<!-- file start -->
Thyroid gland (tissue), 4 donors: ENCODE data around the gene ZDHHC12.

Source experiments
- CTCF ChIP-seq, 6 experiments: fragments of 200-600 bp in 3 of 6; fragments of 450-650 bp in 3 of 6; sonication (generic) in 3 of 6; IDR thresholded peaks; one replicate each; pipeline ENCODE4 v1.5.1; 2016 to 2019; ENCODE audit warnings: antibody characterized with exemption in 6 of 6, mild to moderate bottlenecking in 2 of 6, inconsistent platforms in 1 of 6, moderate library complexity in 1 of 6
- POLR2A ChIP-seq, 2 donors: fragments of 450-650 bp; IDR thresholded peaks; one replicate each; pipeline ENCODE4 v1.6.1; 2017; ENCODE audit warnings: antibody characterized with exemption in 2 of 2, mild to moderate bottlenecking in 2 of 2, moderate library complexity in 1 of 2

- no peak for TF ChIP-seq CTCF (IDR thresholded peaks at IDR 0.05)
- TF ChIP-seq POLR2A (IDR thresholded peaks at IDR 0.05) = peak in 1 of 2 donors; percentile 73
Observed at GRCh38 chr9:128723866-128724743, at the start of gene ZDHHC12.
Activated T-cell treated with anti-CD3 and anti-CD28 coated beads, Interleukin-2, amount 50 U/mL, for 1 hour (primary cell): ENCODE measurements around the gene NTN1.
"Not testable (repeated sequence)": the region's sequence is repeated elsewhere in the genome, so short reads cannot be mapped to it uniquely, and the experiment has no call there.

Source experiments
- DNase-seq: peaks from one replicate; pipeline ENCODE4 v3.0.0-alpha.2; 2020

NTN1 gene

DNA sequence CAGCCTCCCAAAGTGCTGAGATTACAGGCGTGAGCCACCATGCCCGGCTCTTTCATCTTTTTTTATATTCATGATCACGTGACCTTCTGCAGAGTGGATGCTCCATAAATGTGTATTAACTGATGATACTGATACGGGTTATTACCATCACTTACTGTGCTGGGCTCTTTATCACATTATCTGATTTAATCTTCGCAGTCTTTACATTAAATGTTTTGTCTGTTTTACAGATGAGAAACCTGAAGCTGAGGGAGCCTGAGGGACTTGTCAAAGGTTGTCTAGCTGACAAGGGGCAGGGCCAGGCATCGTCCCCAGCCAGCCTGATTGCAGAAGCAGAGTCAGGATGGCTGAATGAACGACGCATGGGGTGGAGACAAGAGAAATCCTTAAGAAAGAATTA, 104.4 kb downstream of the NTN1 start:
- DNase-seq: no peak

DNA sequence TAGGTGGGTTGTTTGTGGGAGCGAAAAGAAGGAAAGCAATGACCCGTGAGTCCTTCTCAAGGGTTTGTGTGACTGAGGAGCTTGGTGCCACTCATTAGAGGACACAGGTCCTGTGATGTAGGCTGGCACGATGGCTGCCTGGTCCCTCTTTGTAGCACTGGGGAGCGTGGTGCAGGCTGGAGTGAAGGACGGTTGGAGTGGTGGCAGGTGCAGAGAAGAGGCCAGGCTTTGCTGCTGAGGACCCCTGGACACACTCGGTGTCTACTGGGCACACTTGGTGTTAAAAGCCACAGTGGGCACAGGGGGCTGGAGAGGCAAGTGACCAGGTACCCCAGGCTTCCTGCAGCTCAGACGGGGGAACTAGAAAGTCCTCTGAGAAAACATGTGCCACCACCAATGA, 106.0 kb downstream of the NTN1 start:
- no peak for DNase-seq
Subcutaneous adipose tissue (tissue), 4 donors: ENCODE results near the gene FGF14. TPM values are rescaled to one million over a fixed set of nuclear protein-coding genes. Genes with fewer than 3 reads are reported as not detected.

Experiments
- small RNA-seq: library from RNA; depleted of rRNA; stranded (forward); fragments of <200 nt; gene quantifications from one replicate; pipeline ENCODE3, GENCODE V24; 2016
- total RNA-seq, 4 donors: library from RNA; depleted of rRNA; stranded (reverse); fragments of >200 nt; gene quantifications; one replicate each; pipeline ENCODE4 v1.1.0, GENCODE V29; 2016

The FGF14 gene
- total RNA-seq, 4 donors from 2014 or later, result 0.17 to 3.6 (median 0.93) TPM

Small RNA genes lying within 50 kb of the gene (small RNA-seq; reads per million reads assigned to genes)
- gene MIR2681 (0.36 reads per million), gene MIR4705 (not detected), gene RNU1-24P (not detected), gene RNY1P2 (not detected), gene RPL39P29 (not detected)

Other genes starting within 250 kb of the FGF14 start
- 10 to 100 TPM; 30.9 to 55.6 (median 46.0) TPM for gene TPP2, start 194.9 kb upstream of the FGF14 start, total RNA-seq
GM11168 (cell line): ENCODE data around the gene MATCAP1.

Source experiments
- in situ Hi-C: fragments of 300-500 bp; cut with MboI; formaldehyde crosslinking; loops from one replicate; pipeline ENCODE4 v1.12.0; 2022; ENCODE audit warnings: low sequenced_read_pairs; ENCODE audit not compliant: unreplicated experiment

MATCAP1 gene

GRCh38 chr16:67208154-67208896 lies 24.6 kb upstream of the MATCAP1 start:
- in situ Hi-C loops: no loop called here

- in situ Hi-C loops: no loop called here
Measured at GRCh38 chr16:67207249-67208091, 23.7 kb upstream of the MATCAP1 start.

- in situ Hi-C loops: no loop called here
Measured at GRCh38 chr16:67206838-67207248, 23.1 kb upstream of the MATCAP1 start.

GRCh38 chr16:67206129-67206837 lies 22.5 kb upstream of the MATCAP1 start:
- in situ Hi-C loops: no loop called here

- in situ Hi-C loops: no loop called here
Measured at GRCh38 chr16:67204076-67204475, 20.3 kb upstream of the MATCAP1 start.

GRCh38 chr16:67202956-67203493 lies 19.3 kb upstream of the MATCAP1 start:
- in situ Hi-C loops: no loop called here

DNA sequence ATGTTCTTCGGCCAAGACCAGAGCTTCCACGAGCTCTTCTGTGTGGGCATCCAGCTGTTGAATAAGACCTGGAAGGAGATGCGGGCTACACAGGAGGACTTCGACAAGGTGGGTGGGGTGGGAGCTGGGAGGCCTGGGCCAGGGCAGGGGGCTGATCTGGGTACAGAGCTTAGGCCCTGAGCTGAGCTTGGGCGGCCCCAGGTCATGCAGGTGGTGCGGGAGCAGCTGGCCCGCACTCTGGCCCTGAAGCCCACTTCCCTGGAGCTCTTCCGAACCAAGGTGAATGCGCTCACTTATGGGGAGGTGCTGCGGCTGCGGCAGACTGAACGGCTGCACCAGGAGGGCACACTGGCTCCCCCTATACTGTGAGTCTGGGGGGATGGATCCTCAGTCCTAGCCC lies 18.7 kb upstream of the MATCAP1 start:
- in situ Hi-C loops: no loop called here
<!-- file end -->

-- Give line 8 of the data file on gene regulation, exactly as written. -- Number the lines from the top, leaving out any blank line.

Activated T-cell treated with anti-CD3 and anti-CD28 coated beads, Interleukin-2, amount 50 U/mL, for 1 hour (primary cell): ENCODE measurements around the gene NTN1.